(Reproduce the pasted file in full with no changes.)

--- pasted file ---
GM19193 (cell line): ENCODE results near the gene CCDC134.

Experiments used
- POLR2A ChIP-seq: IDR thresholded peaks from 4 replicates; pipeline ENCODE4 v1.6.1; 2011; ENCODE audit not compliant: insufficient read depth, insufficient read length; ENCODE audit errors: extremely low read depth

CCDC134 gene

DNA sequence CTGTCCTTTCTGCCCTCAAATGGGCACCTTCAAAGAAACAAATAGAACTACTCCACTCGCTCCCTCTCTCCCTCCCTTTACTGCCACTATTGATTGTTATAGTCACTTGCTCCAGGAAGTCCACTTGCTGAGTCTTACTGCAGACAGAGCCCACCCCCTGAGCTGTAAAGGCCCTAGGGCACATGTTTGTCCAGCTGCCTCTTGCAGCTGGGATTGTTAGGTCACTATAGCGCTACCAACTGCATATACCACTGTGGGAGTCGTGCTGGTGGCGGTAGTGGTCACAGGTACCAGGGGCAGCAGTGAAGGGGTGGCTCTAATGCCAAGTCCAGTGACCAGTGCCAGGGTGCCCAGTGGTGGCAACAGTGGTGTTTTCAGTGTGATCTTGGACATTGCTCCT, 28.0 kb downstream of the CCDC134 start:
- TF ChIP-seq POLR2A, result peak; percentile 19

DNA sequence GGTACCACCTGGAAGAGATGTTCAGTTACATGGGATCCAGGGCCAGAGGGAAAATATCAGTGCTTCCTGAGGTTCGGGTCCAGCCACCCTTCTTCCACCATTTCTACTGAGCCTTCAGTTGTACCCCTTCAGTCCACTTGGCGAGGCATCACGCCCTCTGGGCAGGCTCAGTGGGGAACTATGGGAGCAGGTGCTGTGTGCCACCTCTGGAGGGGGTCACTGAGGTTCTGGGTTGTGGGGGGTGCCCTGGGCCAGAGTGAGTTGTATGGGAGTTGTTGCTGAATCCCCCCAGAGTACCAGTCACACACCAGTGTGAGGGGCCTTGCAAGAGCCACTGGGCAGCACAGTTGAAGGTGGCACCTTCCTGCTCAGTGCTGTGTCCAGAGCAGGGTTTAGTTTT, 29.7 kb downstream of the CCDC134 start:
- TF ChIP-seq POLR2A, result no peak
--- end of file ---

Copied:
GM19193 (cell line): ENCODE results near the gene CCDC134.

Experiments used
- POLR2A ChIP-seq: IDR thresholded peaks from 4 replicates; pipeline ENCODE4 v1.6.1; 2011; ENCODE audit not compliant: insufficient read depth, insufficient read length; ENCODE audit errors: extremely low read depth

CCDC134 gene

DNA sequence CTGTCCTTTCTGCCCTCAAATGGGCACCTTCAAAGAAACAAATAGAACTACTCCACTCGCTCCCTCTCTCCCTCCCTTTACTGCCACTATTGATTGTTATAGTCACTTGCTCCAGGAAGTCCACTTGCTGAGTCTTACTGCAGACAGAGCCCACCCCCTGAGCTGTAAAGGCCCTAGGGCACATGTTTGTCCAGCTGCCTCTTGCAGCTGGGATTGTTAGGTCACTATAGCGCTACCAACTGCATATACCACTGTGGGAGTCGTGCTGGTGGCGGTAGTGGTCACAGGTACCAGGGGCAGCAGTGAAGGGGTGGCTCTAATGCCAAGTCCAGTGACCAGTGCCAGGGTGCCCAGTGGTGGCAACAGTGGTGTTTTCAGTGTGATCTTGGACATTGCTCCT, 28.0 kb downstream of the CCDC134 start:
- TF ChIP-seq POLR2A, result peak; percentile 19

DNA sequence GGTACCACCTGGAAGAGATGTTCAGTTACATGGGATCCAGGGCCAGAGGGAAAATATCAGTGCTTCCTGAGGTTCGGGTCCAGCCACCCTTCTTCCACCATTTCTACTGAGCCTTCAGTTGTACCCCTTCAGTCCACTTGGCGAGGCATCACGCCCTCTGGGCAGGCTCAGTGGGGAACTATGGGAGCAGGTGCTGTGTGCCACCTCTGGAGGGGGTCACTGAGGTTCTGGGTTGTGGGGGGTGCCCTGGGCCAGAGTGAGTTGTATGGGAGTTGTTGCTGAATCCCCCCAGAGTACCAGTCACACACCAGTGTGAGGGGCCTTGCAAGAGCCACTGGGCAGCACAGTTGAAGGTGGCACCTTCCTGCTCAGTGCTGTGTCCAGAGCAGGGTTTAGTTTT, 29.7 kb downstream of the CCDC134 start:
- TF ChIP-seq POLR2A, result no peak